Way back in 1991, the men of Mephiskapheles made a deal with the devil to be the most famous band in the world.
But Satan haggled with them, and in the end, they sold their souls just to be famous in the world of ska. "We took it," says longtime trombonist Gregory Robinson. "We didn't have anything better to do."
It's been over 20 years since that fateful pact was sealed in blood. And even after a 12-year-hiatus, Mephiskapheles is bigger than ever -- which goes to show that, for all his faults, at least the devil is honest.
See also: Florida's Ten Best Ska Bands of All Time
Last year, the nine-man crew played Chicago's Riot Fest, opening for headliners Blink 182 and T.S.O.L. Later this year, the band will release a new album. And soon, Mephiskapheles will be right here in Miami at Churchill's Pub, conjuring the spirit of the dark one with hellish horn-heavy songs like "Doomsday."
The band first got together in New York City's East Village. As Greg recalls, "NYC at that time was full of awesome music. All the great jazz musicians were still hanging around. Salsa was happening, reggae, hardcore, metal, punk, a lot of cross pollination. We just kind of fed off all the different influences."
Mephiskapheles also soaked up ska soul from the Specials, the Toasters, and Fishbone. But according to Robinson, there was one outfit in particular that stood out. "The Skatalites played all the time, with the original dudes: Roland Alphonso, Tommy McCook, Lloyd Brevett, Lester Sterling. Those guys were around. You'd just go to the bar and check 'em out for five bucks. And we did that all the time."
It was a high time for ska. The third wave was in full swing, and the circus horns of bands like Reel Big Fish were all over the radio. By 1995, Mephiskapheles had put out its first album, God Bless Satan, signed a distribution deal with Moon Ska records, and gotten the "Doomsday" video on MTV.
Two years later, Greg and the crew found themselves in Detroit during Devil's Week at the metal club Harpo's, opening for Gwar.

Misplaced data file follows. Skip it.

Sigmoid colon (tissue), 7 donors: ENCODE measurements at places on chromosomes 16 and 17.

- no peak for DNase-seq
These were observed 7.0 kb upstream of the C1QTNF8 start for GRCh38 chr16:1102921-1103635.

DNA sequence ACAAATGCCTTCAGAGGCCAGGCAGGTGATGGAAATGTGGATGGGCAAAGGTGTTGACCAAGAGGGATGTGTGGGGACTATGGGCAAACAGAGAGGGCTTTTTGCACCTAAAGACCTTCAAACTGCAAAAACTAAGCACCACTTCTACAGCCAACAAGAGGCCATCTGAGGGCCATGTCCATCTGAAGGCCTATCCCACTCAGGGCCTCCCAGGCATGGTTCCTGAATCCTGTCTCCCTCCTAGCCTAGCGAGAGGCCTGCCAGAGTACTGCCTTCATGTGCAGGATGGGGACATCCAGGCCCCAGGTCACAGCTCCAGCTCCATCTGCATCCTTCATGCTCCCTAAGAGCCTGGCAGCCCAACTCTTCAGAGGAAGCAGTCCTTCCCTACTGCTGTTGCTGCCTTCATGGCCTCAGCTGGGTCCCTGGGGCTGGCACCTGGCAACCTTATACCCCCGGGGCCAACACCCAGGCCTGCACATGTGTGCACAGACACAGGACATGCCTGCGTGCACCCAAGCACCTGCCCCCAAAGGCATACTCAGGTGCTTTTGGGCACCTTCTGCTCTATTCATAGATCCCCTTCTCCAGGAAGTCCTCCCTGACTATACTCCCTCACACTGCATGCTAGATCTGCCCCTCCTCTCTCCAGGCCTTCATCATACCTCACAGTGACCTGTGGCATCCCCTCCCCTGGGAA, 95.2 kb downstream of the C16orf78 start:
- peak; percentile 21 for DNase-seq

"The fans were throwing bottles at us," Robinson remembers. "We cut the set short by three songs, and then the promoter ran back, paid us, and told us to leave. The crowd was getting ugly, and the police wouldn't come down to that neighborhood."
In all, the men of Mephiskapheles actually spent three weeks on tour with GWAR. "The Melvins were opening for them, and they couldn't take the abuse from the fans. So they quit, and we got the call.
"That was a memorable tour, for sure. It was brutal. Getting shit thrown at us every night. But Dave Brockie, R.I.P., was one of the most dedicated people I've ever seen. Running the whole show. Rockin' out in a 100-pound suit. Managing the roadies and the slaves that filled the tanks with blood."
Throughout the mid '90s, they also played extensively with fellow ska stars like the Blue Meanies, Inspecter 7, and Less Than Jake, visiting Miami for the first time in the summer of 1995. "Florida was always great," says Robinson. "I know we played in Miami, and stayed in Miami Beach, and had fun."
And now that Mephiskapheles is back, Greg says he and the crew are ready to do it all again. "We're lucky to have many of the original band members. We have the original drummer, original keys, original lead singer, the Nubian Nightmare, AKA Invidious. He's a big guy. We just fell back into it and picked up exactly where we left off."
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Mephiskapheles. With Fotre, Saganaki Bomb Squad, Simple Principals, Stereotype the Masses, and Stop the Presses. Presented by Idle Hands Productions. Friday, April 4, at Churchill's Pub, 5501 NE Second Ave., Miami. The show starts at 9 p.m. and tickets cost $12 via idlehands305.com. Ages 18 and up. Call 305-757-1807 or visit churchillspub.com.
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